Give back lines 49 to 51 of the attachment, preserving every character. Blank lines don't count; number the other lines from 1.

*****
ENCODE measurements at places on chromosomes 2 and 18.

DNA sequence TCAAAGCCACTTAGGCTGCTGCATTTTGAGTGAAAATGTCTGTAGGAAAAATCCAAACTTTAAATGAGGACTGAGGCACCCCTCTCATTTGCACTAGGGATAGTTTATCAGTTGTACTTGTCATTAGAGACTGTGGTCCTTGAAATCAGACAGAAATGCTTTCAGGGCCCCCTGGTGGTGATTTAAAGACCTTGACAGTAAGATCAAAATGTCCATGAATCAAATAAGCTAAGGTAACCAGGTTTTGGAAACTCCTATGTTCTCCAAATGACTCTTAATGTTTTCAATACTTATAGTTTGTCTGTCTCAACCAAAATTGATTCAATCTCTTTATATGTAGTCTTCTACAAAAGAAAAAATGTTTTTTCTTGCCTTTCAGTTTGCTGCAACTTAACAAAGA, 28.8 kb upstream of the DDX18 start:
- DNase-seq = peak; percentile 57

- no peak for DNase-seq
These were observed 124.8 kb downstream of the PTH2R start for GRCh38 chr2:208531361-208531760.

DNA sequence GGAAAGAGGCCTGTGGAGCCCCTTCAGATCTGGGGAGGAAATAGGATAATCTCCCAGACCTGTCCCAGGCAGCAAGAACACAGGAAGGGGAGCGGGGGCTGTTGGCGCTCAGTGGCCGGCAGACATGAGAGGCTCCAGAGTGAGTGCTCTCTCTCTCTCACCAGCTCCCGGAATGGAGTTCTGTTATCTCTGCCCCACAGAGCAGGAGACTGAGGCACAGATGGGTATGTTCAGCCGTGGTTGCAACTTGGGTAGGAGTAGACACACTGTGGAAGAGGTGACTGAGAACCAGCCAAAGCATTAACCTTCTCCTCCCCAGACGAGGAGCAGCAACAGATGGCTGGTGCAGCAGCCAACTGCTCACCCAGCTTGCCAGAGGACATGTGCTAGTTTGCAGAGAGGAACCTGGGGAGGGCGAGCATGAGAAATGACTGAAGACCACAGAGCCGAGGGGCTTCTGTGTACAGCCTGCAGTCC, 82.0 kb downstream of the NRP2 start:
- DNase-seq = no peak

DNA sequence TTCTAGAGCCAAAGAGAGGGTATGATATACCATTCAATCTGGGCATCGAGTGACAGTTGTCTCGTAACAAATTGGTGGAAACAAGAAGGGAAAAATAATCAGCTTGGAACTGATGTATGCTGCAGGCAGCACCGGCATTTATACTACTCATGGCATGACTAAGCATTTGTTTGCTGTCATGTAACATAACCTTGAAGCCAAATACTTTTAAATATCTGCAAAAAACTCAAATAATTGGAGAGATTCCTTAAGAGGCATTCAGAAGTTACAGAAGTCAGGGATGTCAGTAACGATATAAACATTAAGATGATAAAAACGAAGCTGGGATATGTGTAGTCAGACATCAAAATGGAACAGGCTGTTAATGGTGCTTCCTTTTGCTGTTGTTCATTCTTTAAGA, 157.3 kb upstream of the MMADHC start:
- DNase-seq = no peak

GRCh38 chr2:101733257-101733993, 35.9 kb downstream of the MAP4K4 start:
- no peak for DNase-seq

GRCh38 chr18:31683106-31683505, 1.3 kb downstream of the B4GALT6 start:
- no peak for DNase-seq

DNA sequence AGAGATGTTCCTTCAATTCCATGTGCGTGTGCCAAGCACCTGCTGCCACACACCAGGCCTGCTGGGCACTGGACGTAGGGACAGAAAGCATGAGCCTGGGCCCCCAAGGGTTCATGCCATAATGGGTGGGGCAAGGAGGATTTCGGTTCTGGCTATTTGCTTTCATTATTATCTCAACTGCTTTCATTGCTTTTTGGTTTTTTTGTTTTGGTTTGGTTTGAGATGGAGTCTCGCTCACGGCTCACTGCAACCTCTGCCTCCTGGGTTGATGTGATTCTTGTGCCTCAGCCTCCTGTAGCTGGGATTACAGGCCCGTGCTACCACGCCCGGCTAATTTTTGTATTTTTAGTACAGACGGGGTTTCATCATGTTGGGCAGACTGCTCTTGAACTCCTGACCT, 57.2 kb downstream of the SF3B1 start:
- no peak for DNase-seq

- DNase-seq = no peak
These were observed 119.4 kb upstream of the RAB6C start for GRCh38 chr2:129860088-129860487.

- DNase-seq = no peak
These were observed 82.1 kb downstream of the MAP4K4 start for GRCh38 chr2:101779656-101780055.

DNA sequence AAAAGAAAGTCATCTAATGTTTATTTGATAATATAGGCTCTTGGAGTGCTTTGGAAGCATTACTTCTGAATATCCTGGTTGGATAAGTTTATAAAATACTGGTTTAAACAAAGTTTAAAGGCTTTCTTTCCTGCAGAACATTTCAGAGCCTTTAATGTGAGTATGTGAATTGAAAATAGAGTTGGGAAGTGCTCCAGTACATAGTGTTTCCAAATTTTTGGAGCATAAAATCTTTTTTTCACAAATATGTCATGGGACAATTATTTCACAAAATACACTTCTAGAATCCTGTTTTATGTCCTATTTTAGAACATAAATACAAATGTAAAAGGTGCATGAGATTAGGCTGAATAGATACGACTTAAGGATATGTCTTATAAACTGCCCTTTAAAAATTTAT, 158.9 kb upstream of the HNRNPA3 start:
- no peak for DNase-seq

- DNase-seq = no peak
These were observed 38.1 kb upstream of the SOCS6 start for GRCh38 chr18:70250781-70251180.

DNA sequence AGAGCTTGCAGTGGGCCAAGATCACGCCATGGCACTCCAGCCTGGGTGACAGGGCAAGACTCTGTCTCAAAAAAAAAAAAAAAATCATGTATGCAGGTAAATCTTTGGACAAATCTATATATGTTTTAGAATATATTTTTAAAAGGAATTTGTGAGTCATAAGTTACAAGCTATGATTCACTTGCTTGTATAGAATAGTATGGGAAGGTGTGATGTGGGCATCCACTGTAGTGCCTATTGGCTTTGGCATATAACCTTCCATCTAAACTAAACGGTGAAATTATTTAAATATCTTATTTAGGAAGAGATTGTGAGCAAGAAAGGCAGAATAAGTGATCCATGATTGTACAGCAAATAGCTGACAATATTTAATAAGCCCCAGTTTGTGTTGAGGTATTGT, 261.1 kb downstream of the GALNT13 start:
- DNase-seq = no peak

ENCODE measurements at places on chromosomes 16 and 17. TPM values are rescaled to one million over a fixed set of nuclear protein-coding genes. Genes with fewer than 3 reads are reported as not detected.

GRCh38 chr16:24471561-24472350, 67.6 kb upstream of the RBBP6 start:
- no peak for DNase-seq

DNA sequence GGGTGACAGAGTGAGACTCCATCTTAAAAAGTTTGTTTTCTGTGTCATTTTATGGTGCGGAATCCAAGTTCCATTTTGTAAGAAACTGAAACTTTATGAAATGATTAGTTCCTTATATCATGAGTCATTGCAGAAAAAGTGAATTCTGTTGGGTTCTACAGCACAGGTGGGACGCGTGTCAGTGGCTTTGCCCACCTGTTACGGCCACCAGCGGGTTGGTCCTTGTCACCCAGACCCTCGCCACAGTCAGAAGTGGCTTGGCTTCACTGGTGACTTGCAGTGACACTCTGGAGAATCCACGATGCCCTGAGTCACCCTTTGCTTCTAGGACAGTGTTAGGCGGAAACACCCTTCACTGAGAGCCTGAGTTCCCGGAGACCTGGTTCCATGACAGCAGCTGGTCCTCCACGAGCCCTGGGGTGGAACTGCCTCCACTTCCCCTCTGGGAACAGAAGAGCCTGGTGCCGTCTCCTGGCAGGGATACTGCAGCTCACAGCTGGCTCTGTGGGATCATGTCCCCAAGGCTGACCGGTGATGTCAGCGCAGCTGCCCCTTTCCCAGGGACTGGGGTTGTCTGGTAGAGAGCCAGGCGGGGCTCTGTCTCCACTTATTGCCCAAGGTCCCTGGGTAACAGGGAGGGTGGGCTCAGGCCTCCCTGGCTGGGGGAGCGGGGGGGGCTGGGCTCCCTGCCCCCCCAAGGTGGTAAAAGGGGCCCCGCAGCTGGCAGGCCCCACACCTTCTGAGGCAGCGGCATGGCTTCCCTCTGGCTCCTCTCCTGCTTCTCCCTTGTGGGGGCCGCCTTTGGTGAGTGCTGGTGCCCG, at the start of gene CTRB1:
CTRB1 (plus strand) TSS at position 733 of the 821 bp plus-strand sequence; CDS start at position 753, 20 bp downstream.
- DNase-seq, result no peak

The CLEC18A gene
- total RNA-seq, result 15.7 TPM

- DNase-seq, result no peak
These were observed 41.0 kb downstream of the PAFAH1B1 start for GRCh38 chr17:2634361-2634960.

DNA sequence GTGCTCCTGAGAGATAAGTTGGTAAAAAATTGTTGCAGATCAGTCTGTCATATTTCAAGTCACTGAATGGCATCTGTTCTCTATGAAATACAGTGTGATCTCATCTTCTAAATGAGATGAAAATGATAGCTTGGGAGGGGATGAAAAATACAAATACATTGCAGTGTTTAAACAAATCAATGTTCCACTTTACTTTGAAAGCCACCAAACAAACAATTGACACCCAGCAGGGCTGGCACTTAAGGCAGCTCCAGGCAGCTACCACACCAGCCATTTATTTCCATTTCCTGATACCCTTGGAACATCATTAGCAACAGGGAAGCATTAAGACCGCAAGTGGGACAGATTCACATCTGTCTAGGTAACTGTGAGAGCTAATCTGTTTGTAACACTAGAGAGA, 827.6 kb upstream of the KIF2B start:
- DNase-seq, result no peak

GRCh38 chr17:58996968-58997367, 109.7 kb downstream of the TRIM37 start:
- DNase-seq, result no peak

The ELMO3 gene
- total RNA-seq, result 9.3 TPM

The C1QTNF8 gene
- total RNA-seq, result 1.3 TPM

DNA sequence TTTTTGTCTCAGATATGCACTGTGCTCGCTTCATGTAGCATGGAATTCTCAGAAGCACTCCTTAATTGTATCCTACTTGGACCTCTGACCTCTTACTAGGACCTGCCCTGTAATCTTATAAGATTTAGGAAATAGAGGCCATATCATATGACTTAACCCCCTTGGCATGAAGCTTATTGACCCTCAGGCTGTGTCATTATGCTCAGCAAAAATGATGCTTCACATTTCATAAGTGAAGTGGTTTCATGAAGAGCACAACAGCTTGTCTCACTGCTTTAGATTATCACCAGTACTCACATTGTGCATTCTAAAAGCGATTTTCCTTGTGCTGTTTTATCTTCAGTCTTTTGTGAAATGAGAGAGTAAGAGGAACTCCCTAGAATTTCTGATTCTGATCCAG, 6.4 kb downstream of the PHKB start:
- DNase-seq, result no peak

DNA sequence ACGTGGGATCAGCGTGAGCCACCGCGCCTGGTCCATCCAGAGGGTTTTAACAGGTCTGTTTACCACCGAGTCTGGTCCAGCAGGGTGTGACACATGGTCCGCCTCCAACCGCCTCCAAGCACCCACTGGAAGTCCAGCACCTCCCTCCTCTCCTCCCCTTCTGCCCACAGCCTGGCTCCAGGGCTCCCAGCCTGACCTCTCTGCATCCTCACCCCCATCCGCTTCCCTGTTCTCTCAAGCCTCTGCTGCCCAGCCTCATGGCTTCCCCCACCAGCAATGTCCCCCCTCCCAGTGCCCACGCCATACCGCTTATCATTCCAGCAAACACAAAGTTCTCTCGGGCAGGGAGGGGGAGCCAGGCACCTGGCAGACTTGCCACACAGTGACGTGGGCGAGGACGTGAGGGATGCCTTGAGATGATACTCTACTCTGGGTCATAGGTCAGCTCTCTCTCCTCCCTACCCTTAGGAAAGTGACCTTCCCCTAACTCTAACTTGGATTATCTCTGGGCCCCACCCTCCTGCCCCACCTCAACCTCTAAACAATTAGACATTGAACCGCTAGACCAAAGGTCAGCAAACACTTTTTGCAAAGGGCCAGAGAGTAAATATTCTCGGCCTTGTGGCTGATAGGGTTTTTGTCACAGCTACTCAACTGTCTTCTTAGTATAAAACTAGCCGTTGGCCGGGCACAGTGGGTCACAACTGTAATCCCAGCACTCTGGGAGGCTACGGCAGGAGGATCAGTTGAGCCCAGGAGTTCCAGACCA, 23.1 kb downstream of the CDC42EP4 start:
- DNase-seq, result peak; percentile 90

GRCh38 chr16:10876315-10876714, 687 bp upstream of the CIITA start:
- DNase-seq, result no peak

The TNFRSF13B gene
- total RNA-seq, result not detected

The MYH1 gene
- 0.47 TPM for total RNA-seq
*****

- DNase-seq, result no peak

The TNFRSF13B gene
- total RNA-seq, result not detected